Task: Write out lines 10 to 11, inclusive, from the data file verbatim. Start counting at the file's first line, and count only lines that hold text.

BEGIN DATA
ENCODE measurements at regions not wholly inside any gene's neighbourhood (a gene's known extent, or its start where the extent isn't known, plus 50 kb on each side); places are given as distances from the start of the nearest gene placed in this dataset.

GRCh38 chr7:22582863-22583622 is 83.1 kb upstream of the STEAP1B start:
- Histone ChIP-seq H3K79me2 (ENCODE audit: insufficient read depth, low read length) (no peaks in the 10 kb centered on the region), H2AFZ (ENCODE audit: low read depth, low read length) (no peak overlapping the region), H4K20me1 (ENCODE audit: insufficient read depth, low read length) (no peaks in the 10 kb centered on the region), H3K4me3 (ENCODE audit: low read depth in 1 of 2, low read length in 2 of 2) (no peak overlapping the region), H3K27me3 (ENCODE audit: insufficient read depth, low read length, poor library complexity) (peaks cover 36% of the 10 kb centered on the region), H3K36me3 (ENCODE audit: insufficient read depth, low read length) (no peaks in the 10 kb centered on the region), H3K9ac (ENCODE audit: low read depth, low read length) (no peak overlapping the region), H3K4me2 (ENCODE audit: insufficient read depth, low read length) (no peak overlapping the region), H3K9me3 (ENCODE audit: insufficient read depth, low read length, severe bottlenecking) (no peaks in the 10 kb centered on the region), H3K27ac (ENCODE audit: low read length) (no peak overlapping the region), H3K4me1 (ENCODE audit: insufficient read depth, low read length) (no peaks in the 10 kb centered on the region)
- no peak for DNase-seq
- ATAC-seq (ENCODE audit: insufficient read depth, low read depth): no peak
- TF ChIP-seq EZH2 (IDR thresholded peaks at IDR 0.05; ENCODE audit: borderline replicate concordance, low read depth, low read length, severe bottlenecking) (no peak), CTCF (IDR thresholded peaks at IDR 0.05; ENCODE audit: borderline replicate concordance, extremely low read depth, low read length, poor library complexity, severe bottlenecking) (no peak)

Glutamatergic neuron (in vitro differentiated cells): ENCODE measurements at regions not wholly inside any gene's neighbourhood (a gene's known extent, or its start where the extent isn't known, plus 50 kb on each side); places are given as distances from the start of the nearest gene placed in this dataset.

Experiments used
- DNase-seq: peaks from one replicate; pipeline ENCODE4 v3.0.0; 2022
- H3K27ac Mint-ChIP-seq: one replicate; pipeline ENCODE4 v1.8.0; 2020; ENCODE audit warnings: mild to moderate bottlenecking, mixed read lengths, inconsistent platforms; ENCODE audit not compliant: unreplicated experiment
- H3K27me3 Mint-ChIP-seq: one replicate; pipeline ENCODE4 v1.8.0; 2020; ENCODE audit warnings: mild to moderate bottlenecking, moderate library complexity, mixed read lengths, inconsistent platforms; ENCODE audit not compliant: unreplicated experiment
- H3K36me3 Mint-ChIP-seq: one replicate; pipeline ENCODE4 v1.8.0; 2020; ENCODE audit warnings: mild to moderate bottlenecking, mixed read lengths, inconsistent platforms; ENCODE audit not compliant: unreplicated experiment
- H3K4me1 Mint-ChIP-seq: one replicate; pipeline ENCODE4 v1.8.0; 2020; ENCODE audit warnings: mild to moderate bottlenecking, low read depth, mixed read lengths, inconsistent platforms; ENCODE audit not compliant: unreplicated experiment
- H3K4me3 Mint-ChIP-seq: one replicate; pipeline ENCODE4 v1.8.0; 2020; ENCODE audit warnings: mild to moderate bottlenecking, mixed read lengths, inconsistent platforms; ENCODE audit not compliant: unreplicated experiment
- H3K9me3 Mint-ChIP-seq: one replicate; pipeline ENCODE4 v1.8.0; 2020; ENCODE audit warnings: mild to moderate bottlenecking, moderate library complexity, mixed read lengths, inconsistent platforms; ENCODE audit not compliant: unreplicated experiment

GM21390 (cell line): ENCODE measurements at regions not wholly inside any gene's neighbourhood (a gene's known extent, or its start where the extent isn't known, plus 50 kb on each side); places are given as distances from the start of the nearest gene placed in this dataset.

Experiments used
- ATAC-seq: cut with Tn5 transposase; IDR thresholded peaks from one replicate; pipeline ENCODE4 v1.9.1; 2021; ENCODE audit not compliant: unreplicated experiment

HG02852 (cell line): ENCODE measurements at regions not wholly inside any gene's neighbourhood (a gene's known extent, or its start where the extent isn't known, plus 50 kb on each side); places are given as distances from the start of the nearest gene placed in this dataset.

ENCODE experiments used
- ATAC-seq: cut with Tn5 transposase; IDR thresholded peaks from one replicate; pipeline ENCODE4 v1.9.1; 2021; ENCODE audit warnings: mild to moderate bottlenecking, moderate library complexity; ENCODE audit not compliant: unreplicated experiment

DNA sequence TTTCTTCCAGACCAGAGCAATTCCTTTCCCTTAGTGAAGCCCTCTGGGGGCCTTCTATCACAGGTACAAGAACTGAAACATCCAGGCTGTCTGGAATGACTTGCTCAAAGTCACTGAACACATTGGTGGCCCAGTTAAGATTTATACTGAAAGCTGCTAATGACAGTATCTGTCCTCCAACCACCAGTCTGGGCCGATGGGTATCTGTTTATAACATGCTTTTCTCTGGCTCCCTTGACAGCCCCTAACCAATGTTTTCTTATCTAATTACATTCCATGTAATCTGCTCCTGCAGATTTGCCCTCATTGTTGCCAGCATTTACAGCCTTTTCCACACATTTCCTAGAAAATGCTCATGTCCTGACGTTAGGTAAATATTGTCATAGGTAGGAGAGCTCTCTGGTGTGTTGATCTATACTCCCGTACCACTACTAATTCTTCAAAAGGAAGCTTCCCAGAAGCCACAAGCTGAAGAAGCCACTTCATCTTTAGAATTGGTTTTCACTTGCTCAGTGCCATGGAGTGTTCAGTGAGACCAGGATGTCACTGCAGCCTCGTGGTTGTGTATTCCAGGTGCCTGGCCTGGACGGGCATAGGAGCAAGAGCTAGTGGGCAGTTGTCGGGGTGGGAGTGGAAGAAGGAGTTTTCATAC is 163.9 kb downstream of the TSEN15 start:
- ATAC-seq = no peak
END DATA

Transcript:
- H3K27ac Mint-ChIP-seq: one replicate; pipeline ENCODE4 v1.8.0; 2020; ENCODE audit warnings: mild to moderate bottlenecking, mixed read lengths, inconsistent platforms; ENCODE audit not compliant: unreplicated experiment
- H3K27me3 Mint-ChIP-seq: one replicate; pipeline ENCODE4 v1.8.0; 2020; ENCODE audit warnings: mild to moderate bottlenecking, moderate library complexity, mixed read lengths, inconsistent platforms; ENCODE audit not compliant: unreplicated experiment